• 32-year old white female
• Has 5-day hx of fever, SOB, productive cough
• R side pleuritic pain chest pain.
Question #1. What else would you like to ask this patient about her history of present illness and past medical history?
• How many times a year were + for pneumonia? Infections per year? • What was the onset of when this first started taking place? Timeline? • What Antibiotic therapies were used?
• Who is her primary MD? Assuming this is the ER? • Smoking hx?
• Are you having night sweats or chills?
• Inappropriate levels of fatigue? Outside when she is having bouts of pneumonia? • Any recent or past weight loss?
• Any other infections noted? Or any other health problems recently treated?
Question #2. What about her history concerns you, and what else would you like to ask her now?
1). The long history of vaginal yeast infections with an abnormal PAP is concerning.
2). Fatigue coupled with a 7 pound weight not loss is not good either.
3). Also, the fact that how young she is with no apparent cardiac or lung history with a string of pneumonias is an outlier to me?
What I did find interesting is that Brashers (2006) listed her as “[leaving] college 10 years ago.” Often, college is a time of experimentation and for a lot of teens, and young adults, and this involves sex. And I would have asked her about her sexual hx in college, and if she had unprotected sex back then. Further, I am sure Brashers picked 10 years to be exact as Huether and McCance (2008) note, “the average time from infection to development of full-blown AIDS has been estimated at just over 10 years.”
The 2 & 3 joined together are the real sticklers to me.
Question #3. What do you think of her additional history and examination findings?
Occasional night sweats coupled with mild anorexia in the past few months is suggestive of some type of infectious process. (This to me is classic TB or AIDS, as I remember this is textbook sign of symptoms of both from school even 15 years ago was I first started Nursing school.)
Her PPD is very old and needs to be redone and I want a chest X-ray. I would hope to see some type of TB disease process on them if TB is at play!)
No toxin exposure plus 4 partners and unprotected sex has me thinking STD-! But objectively she could have just a strep community acquired pneumonia as she has no occupational hazards; after all, she is an accountant.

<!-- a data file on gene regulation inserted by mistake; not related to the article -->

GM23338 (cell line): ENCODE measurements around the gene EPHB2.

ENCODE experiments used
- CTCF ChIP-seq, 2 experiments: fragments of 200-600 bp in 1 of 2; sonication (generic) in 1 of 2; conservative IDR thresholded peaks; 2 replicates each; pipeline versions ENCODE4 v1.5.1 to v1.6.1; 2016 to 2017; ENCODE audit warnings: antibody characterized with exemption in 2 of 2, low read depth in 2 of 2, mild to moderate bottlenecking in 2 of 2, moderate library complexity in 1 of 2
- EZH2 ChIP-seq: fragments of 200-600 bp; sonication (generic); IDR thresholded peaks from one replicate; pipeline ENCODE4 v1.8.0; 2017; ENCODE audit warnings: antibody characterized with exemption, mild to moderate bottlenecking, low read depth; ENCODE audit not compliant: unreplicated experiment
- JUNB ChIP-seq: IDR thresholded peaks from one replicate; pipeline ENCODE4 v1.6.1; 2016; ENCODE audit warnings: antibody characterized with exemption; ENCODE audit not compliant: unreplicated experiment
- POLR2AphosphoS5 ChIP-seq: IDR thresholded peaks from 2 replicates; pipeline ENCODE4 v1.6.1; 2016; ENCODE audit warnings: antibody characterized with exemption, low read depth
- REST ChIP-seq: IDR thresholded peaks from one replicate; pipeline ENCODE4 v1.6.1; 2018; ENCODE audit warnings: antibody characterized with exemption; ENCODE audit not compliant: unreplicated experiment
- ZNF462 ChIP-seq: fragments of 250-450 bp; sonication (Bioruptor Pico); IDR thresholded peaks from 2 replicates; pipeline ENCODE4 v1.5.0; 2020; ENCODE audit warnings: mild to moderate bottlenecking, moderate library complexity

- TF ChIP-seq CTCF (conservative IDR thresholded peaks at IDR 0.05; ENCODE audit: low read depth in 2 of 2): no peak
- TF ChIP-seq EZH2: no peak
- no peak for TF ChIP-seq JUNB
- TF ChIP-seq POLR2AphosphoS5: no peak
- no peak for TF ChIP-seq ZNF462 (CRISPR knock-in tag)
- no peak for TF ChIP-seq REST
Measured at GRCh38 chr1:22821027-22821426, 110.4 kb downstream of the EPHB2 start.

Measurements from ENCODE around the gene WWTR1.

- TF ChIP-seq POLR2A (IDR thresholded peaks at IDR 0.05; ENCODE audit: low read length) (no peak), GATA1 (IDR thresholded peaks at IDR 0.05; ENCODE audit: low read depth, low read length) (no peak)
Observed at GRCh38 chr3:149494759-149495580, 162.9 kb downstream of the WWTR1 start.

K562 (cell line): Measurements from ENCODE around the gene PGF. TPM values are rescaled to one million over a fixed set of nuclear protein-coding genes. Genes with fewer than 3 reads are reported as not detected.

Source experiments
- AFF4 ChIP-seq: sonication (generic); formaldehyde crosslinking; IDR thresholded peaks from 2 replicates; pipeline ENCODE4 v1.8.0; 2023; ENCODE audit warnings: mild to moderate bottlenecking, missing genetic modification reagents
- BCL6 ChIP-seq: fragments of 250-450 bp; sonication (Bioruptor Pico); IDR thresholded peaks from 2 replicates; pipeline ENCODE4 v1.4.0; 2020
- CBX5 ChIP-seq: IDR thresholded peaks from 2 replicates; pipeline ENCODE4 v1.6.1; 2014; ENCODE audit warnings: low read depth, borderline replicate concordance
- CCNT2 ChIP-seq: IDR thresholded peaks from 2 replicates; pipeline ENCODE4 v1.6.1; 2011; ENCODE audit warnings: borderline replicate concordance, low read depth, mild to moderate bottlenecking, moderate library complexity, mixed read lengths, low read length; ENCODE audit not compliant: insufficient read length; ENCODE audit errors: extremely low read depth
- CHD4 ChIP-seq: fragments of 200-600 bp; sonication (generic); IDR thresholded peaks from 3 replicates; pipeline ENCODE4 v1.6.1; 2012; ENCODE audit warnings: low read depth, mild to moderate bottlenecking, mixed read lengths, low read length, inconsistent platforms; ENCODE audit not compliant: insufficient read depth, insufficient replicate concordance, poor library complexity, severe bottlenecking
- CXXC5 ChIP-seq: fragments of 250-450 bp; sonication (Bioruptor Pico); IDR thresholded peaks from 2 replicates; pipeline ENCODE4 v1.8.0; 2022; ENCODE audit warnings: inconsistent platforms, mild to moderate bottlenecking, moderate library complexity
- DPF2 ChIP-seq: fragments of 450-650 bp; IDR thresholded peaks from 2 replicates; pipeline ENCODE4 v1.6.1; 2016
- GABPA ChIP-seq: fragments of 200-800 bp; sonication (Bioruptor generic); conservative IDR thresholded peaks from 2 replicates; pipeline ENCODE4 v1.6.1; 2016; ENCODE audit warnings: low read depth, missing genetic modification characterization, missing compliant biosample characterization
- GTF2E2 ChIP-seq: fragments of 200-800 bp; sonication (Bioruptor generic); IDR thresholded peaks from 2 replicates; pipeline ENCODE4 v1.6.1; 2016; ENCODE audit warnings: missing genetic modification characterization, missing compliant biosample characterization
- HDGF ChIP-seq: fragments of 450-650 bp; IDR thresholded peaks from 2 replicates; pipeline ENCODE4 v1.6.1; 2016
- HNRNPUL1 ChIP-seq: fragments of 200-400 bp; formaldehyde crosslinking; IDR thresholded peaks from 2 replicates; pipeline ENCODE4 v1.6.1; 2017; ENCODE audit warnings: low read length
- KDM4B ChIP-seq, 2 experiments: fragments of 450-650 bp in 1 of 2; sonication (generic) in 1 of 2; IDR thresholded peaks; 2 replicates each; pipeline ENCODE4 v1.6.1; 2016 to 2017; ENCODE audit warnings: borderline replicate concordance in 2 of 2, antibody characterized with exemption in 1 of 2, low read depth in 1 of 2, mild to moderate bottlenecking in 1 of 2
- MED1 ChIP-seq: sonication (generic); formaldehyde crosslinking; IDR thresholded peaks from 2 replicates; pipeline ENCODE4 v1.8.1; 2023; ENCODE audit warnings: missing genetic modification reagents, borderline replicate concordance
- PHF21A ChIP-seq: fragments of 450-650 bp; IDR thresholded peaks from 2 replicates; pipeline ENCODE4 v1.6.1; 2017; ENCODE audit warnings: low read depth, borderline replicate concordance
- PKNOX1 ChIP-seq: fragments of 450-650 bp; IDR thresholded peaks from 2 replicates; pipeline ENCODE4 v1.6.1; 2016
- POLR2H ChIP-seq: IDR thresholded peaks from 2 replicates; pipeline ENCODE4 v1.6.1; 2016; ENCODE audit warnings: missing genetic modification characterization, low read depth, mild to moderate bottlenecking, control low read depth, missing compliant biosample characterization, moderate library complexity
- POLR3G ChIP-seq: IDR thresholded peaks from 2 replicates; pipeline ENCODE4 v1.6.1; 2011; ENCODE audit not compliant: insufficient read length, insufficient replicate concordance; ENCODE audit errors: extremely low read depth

I don’t like fact that her, “Pharynx reveals a thick chessy exudate on the soft palate and tongue.” Is this white what does the back of her tongue and throat look like? Is there a white growth on them? Thrush?
I would expect the “palpable cervical adenopathy and T = 39 degrees Celsius” but I would not expect the chessy exudate. And I am not shocked she displays, “Lungs with dullness, increased tactile fremitus, inspiratory crackles, and egophony over the RLL” nor does the “inguinal adenopathy” rock me wrong.
However, I would be upset to see “Thick vaginal discharge and erythema and mild excoriation of the perineum!” She could have 2 infectious processes going on or it could one which is culpable in both? This needs to be explored.
Questions #4 & 5. What diagnostic tests would you obtain? What would you do next? Answer:
6. PAP Smear
8. Hepatitis Serologies
9. Vaginal Smear
Obviously, this patient needs antibiotics and should be treated with such and the vaginal yeast infection must be treated also. And confirmation of HIV status...
References: Barclay, L., (2009). Role of primary care clinicians in HIV management. America Family
Physician; 80, 946-952.
Brashers, V. (2006). Clinical Applications of Pathophysiology (3rd ed.). St. Louis, MO:
Huether, S.E. & McCance, K.L. (2008). Understanding Pathophysiology: Student Guide and
Workbook. (4th ed.). St. Louis, MO:Mosby.
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